Scientists pronounce science words in many ways — most of us just say the words with confidence and hope for the best, and no one really comments. In fact, some interesting social networks can be identified by how certain words are pronounced (because someone heard it said that way by their advisor who heard it from their advisor who heard it from their advisor and so on and so on and so on).

But mispronouncing ANOVA is different. ANOVA is short for Analysis Of Variance. If you know what ANOVA is (and it was clear from the context that the writers’ intention was to convey that the lecture dude did know his stuff), then there’s one and only one way to pronounce it.

A smaller, but in my opinion less irritating mistake, followed when Lecture Dude said “my results are significant with p equal to point zero zero one.” He even wrote “p=.001″ on the white board and underlined it for emphasis. He should have said “at the the p equals point zero zero one level” or — even better — “with p equal to less than point zero zero one.” This error is arguaby more egregious than the ANOVA mistake. However, I’m ok with it. It’s the kind of error I see and hear all the time, from scientists and non-scientists alike.

But mispronouncing ANOVA? That’s wrong. Wrong AND irritating.

(Also, since I’ve already taken this stroll down the path of obsessive pedanticness, I might as well start running. I’m not a medical researcher, but based on my limited knowledge, it appeared that while ANOVA was appropriate for the fake study Lecture Dude was describing (which sounded like a randomized controlled study of a new medication, based on what little bits of description I caught), it wasn’t the best choice. Lecture Dude’s sample size was large enough — he said it was an impossibly high 500 — that he should probably have used some other kind of analysis. Here my knowledge of medical research fails, because I can’t suggest what the other technique might have been. But in my own research, I definitely wouldn’t waste a sample size of 500 on ANOVA. Given the kind of outcome Lecture Dude was studying (getting a particular illness), I would have done a logistic regression, or if time-varying covariates were available, a survival analysis. But I know that ANOVA is very ingrained in certain research areas where sample sizes tend to be small. So maybe Lecture Dude felt that another technique would be so non-normative that it wouldn’t get past reviewers, even though it would be mathematically and substantively appropriate. Still, it would surprise me if someone used ANOVA in this situation in real life).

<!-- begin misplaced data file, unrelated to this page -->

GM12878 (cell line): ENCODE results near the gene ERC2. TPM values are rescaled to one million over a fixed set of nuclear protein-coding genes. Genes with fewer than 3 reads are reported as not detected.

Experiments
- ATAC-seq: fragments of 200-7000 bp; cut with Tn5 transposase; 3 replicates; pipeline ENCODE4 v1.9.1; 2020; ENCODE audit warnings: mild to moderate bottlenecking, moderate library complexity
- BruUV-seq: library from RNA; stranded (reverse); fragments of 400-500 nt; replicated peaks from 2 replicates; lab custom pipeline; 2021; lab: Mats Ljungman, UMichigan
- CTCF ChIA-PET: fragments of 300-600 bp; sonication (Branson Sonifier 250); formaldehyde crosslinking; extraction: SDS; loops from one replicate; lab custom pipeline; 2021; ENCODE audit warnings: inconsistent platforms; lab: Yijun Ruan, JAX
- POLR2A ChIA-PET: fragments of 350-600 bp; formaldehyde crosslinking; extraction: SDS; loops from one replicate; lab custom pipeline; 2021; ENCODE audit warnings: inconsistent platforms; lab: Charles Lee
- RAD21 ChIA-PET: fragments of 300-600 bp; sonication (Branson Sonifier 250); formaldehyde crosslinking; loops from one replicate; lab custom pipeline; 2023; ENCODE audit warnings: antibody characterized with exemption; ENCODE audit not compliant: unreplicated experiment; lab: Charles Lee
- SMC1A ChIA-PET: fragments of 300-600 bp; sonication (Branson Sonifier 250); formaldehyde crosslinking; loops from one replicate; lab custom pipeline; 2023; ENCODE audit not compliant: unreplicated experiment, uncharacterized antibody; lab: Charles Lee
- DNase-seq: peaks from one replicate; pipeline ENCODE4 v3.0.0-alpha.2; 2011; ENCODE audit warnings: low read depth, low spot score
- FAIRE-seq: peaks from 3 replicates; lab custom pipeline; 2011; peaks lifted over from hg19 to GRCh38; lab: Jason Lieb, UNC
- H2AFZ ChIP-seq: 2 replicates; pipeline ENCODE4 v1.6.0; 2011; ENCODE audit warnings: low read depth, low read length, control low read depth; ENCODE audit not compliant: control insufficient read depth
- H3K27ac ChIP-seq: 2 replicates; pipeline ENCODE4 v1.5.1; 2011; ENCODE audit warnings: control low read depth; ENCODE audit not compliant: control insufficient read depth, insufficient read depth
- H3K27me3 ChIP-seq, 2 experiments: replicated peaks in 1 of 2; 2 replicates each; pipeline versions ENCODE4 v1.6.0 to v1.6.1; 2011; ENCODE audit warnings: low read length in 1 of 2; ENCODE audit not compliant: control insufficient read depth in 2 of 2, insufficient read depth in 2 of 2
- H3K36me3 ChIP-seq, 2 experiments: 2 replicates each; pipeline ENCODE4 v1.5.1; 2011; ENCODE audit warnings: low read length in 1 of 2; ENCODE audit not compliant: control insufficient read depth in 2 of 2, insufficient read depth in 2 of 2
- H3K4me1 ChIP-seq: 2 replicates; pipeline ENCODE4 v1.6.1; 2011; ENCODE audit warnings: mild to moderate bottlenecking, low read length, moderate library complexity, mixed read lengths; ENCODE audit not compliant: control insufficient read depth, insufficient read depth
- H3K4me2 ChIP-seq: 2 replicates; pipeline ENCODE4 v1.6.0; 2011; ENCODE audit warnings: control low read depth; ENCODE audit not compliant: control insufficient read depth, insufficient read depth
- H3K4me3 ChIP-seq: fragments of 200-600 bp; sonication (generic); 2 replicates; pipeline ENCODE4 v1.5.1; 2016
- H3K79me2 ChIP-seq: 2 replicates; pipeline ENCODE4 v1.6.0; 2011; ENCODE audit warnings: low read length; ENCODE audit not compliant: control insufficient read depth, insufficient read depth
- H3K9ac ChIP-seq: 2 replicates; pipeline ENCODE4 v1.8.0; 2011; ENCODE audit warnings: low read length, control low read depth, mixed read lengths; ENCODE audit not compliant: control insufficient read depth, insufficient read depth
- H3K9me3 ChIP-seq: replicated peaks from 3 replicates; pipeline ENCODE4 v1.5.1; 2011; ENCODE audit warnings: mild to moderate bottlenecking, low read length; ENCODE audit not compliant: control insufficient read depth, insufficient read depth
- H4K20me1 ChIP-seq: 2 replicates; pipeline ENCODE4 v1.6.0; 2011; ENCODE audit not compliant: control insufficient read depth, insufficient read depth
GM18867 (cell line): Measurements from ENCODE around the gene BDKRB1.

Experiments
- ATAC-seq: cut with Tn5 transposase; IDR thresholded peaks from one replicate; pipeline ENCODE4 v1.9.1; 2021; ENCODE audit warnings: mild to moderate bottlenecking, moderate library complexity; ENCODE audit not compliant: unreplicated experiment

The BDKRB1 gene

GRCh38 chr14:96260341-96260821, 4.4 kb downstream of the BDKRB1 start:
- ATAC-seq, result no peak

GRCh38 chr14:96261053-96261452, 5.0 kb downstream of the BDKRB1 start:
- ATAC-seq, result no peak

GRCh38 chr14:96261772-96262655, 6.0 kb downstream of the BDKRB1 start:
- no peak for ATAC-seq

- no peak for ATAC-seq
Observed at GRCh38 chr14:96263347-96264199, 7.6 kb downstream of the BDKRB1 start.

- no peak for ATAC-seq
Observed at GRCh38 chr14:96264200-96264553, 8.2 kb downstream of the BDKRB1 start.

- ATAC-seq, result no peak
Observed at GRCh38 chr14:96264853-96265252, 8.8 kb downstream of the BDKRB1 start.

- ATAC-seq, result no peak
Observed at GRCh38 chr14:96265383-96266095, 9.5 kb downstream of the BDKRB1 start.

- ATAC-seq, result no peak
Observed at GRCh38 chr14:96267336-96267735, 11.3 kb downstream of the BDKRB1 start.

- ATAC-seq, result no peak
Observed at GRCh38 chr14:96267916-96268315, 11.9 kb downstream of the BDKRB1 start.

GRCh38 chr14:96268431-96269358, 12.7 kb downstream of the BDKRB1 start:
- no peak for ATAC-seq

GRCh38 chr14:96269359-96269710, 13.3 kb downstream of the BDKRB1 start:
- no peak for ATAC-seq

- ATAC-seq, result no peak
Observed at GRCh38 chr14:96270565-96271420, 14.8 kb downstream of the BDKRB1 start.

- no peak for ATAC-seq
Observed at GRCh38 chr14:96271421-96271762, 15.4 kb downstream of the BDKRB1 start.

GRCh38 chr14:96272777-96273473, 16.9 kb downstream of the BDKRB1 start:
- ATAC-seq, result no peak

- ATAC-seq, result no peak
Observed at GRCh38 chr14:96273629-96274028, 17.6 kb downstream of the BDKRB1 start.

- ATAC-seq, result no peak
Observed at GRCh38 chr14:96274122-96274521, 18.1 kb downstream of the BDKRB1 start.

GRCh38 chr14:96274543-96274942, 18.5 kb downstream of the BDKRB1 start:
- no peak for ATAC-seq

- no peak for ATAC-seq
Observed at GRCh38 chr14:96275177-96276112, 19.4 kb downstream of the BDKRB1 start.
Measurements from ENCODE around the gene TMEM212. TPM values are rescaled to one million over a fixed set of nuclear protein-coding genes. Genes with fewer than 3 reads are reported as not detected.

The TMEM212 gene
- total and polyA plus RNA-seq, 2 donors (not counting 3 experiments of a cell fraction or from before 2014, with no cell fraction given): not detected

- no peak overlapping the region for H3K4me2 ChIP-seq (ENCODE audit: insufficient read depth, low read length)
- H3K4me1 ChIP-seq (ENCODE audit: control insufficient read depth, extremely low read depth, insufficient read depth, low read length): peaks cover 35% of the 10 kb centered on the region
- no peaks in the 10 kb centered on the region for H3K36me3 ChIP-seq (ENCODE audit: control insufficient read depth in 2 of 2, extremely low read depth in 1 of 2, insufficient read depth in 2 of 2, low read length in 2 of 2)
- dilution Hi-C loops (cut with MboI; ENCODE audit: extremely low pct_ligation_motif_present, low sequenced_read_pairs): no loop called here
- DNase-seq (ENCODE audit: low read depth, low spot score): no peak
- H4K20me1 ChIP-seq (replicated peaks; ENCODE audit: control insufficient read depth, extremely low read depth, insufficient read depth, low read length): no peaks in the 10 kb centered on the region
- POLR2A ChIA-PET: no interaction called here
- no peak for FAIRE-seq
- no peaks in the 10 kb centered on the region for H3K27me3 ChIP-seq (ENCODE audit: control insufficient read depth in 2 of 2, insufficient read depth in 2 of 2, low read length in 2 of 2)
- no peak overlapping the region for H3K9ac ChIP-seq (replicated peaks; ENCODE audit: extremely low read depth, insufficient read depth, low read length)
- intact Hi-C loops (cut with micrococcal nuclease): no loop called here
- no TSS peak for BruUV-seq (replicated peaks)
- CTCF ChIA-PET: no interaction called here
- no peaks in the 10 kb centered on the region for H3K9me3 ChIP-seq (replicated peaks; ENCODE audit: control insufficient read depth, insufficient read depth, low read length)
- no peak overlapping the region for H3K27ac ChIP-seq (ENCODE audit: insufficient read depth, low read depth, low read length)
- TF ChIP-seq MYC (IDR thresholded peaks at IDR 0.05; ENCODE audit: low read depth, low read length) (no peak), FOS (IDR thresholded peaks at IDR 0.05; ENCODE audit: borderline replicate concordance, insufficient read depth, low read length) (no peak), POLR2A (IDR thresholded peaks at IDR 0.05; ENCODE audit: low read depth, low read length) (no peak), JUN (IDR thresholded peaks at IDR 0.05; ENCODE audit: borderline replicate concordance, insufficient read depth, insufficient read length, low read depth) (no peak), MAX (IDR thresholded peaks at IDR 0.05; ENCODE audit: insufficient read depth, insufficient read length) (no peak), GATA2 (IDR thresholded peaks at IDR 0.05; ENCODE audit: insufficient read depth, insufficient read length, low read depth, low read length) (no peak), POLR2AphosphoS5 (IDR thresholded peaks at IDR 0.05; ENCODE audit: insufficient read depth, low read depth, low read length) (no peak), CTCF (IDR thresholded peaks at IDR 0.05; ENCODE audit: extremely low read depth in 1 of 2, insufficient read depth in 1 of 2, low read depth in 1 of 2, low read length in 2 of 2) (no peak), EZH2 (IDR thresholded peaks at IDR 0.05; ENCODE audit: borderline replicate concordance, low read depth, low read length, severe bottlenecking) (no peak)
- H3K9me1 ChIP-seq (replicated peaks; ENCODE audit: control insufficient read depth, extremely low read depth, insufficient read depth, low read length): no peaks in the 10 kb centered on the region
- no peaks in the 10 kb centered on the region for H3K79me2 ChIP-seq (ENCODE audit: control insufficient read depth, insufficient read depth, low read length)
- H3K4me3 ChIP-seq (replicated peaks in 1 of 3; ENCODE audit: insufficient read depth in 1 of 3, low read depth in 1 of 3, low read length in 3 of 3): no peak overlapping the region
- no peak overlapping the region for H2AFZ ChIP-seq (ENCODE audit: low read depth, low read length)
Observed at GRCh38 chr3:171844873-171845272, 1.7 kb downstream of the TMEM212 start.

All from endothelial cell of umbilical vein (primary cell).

Oh, and I need I remind you? I did warn you ahead of time that this was a rant over something of the barest consequence. It’s not my fault if you read this far.

Still irritated

February 14th, 2006

I’ve written about this before, but I am moved to say it again. My husband and I don’t celebrate Valentine’s Day. The reasons are unimportant, but basically, it’s just not a meaningful holiday for us.

What makes me crazy is the number of people who have asked me what we are doing to celebrate. I try my very best to dodge the question, because I don’t want to deal with the inevitable follow-up. A few years back, someone asked me if we were having trouble in our marriage after hearing that we don’t celebrate the day. Seriously! This person could not believe that we just might not be moved by this holiday.

I’ve finally hit on the response “we’re spending the evening at home” which feels vaguely dishonest, but is good enough for passing aquaintances.


February 14th, 2006

I had the most delightful dream last night. In it, this story turned out just like this story.

Of course, then I woke up and realized that this guy is not really any better than this guy, and then I couldn’t get back to sleep.


February 2nd, 2006

I stumbled across Cult News a weblog run by the person behind the Rick A. Ross Institute For the Study of Destructive Cults, Controversial Groups, and Movements (RRI). The institute, which seems legitimate, also seems overly focused on providing expert witness testimony in various court cases.

Cult News, which is very well put together, is a fantastic resource of information about various cults, which RRI is careful to say are not always destructive. The most recent entry is about the Fundamentalist Latter Day Saints community headed by Warren Jeffs’. Jeffs is on the FBI’s most wanted list for arranging polygamist marriages of older men with very young girls — as young as 12 or 13. There’s a $50,000 reward out for Jeffs, who is building a troubling compound on a ranch in Texas — it reminds everyone of Waco. I’ve been following this story for a while, and the summary on Cult News is very comprehensive.